No MeSH data available.


Related in: MedlinePlus

Postoperative 3D evaluation of the cases with highest residual error. Preoperatively planned reduction (orange and violet fragments) and postoperative result (cyan) of (a) case 10 and (b) case 11
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Fig5: Postoperative 3D evaluation of the cases with highest residual error. Preoperatively planned reduction (orange and violet fragments) and postoperative result (cyan) of (a) case 10 and (b) case 11

Mentions: Results of the preoperative planning and the postoperative accuracy evaluation are given in Table 2 and Fig. 4. On average, a significant higher (i.e., P = 0.03) difference in rotation between planned correction and postoperative result was observed in group II (8.30° ± 5.35°) compared to group I (3.47° ± 1.09°). The highest residual deformity was observed in case 10 and case 11 (Fig. 5). In these cases, also a deviation from the planned screw direction was located. For group I, the mean residual rotational deformity in sagittal, frontal, and transverse plane was 1.4° ± 0.84°, 1.56° ± 1.01°, and 2.39° ± 1.31°, respectively. For Group II, a residual rotation of 3.84° ± 4.23° in the sagittal plane, 3.97° ± 4.12° in the frontal plane, and 3.73° ± 3.88° in the transverse plane was measured. The average displacement between planned and performed reduction was between 0.5–1.48 mm and 0.94–1.04 mm for group I and group II, respectively.Fig. 4


Three-dimensional postoperative accuracy of extra-articular forearm osteotomies using CT-scan based patient-specific surgical guides.

Vlachopoulos L, Schweizer A, Graf M, Nagy L, Fürnstahl P - BMC Musculoskelet Disord (2015)

Postoperative 3D evaluation of the cases with highest residual error. Preoperatively planned reduction (orange and violet fragments) and postoperative result (cyan) of (a) case 10 and (b) case 11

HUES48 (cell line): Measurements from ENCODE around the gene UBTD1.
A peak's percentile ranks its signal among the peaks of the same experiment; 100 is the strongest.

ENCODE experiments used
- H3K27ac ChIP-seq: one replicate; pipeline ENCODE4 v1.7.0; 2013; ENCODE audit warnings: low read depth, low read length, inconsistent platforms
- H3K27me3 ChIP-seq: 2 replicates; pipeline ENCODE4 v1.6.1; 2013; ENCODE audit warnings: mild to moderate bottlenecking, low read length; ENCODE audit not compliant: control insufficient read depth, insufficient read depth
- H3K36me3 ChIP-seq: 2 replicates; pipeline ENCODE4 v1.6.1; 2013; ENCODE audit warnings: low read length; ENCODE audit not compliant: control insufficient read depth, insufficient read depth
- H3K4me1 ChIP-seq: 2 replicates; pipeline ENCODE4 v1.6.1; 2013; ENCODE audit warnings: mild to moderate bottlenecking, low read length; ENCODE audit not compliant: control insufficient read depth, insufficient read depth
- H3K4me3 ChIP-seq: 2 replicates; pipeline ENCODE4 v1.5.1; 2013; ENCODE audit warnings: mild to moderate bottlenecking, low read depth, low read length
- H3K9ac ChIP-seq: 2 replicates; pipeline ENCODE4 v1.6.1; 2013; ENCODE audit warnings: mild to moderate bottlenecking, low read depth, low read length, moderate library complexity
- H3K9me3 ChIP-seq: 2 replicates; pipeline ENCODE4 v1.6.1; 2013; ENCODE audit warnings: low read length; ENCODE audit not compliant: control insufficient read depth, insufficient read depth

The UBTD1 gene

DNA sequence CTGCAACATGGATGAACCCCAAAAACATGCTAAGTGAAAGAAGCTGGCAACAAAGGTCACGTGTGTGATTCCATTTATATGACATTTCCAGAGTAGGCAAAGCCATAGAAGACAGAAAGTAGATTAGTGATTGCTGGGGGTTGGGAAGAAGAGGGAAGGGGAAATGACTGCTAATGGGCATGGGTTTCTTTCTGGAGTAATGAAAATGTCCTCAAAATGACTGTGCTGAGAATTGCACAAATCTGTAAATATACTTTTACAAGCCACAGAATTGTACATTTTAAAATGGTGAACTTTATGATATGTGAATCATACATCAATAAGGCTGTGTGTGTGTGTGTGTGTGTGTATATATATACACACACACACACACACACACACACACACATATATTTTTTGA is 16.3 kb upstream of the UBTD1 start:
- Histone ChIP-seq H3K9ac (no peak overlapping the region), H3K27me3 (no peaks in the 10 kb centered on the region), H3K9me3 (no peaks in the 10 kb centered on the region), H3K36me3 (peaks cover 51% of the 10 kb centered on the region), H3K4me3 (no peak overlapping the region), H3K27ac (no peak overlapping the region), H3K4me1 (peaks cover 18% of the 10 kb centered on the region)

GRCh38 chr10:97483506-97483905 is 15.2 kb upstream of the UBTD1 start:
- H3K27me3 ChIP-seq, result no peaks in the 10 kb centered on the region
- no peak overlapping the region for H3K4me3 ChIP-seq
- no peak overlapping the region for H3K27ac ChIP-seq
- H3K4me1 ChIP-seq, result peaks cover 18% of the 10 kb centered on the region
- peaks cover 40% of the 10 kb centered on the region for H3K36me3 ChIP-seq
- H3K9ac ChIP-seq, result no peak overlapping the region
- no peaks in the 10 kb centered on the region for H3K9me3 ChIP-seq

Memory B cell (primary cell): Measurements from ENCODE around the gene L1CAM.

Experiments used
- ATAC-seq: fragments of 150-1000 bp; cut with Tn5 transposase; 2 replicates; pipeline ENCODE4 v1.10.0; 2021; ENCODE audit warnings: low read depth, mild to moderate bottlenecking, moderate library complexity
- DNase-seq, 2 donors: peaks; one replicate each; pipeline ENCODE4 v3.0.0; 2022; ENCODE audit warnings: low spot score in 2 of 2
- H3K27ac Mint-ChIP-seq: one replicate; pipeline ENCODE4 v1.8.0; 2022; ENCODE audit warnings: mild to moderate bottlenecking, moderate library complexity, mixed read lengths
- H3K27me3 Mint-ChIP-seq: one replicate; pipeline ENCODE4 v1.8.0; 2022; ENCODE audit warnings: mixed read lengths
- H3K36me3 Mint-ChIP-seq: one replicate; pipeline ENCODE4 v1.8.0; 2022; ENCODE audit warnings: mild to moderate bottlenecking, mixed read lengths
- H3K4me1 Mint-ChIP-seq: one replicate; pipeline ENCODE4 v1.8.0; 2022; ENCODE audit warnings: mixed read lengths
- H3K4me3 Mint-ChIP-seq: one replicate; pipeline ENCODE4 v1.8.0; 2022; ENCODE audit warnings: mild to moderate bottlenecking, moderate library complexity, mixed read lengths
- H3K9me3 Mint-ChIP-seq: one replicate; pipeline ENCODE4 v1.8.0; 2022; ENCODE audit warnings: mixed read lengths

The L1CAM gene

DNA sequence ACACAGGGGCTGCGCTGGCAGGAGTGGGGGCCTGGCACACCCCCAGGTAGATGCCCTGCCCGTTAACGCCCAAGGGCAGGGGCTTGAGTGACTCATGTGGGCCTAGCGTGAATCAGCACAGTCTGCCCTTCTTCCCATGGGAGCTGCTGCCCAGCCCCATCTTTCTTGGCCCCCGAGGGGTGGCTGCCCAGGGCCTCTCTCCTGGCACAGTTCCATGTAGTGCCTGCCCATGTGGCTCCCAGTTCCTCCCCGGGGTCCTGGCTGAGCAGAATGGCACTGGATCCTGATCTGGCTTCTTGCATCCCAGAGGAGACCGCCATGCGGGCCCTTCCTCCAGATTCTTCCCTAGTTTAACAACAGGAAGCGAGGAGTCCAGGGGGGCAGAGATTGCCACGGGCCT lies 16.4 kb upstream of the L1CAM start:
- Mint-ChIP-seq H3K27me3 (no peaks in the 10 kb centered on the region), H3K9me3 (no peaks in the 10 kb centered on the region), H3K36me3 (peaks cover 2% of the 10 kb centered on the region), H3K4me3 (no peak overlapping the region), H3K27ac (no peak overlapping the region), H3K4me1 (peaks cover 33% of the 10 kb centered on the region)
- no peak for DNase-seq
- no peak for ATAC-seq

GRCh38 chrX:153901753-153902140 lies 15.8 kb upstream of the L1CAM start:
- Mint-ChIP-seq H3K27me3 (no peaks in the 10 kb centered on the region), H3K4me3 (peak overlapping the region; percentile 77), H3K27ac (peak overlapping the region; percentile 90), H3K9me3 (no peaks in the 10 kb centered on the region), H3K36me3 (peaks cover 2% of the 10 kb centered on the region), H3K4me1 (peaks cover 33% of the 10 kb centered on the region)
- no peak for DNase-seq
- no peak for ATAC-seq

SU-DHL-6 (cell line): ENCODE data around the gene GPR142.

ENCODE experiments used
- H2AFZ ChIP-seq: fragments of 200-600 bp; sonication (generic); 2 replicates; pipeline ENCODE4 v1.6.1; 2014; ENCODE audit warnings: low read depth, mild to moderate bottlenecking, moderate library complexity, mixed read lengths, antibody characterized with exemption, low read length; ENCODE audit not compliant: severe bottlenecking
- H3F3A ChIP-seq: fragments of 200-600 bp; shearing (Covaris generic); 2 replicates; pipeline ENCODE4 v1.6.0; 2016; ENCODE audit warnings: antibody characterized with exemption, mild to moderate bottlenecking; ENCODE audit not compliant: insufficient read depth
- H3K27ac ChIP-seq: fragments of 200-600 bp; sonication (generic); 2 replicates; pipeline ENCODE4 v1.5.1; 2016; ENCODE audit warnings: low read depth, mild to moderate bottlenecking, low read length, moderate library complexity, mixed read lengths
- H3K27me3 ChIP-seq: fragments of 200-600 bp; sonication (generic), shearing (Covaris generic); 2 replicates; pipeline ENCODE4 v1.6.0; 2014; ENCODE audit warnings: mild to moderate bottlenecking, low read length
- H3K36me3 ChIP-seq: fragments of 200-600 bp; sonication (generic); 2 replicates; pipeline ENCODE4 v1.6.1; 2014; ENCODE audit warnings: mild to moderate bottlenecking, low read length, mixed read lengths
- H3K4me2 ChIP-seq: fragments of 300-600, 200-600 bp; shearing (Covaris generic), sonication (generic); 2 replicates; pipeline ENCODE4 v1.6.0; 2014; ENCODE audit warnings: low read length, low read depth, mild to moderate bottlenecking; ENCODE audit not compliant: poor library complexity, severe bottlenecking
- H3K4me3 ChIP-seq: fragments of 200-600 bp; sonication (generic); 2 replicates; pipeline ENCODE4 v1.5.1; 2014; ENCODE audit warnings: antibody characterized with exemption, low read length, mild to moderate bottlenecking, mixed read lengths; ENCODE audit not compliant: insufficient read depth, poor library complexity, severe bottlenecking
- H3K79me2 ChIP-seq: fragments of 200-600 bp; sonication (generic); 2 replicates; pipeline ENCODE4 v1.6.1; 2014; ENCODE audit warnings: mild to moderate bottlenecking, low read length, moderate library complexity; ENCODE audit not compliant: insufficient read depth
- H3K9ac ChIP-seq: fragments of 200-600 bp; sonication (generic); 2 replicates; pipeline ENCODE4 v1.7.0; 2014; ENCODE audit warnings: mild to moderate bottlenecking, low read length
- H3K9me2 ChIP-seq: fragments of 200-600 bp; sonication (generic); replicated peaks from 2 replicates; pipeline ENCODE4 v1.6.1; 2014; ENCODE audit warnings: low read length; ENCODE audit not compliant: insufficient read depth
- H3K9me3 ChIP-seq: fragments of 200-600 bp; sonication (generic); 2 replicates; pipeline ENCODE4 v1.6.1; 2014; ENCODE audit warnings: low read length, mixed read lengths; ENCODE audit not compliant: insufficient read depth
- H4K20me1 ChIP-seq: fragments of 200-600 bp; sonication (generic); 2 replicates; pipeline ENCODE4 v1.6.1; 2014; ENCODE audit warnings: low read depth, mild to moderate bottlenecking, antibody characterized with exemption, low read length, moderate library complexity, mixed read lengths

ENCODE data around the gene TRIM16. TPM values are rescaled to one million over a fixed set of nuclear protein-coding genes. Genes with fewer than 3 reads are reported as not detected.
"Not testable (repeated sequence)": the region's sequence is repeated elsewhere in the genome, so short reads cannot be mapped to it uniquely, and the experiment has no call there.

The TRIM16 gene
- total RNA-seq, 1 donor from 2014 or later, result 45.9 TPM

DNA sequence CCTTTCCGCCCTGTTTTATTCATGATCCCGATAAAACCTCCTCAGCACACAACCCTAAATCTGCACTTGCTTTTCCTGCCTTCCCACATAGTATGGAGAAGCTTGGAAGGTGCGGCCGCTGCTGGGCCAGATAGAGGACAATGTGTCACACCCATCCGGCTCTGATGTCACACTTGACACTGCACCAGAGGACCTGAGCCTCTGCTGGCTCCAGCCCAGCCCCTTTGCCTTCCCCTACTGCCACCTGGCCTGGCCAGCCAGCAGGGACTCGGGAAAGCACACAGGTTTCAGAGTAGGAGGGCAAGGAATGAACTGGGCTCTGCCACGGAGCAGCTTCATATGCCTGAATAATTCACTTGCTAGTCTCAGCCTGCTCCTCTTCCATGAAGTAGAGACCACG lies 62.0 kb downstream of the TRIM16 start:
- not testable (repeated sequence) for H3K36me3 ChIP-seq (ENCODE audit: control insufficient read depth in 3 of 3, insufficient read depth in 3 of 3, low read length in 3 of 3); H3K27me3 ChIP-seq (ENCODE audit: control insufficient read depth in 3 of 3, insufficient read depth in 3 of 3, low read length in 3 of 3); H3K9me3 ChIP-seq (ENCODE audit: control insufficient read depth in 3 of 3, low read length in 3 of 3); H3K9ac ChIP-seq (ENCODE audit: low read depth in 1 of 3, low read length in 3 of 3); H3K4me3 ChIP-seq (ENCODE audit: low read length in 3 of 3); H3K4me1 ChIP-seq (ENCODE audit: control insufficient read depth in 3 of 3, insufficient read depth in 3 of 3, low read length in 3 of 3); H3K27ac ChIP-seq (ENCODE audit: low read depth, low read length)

© Copyright Policy - OpenAccess
Related In: Results  -  Collection

License 1 - License 2
Show All Figures
getmorefigures.php?uid=PMC4634814&req=5

Fig5: Postoperative 3D evaluation of the cases with highest residual error. Preoperatively planned reduction (orange and violet fragments) and postoperative result (cyan) of (a) case 10 and (b) case 11
Mentions: Results of the preoperative planning and the postoperative accuracy evaluation are given in Table 2 and Fig. 4. On average, a significant higher (i.e., P = 0.03) difference in rotation between planned correction and postoperative result was observed in group II (8.30° ± 5.35°) compared to group I (3.47° ± 1.09°). The highest residual deformity was observed in case 10 and case 11 (Fig. 5). In these cases, also a deviation from the planned screw direction was located. For group I, the mean residual rotational deformity in sagittal, frontal, and transverse plane was 1.4° ± 0.84°, 1.56° ± 1.01°, and 2.39° ± 1.31°, respectively. For Group II, a residual rotation of 3.84° ± 4.23° in the sagittal plane, 3.97° ± 4.12° in the frontal plane, and 3.73° ± 3.88° in the transverse plane was measured. The average displacement between planned and performed reduction was between 0.5–1.48 mm and 0.94–1.04 mm for group I and group II, respectively.Fig. 4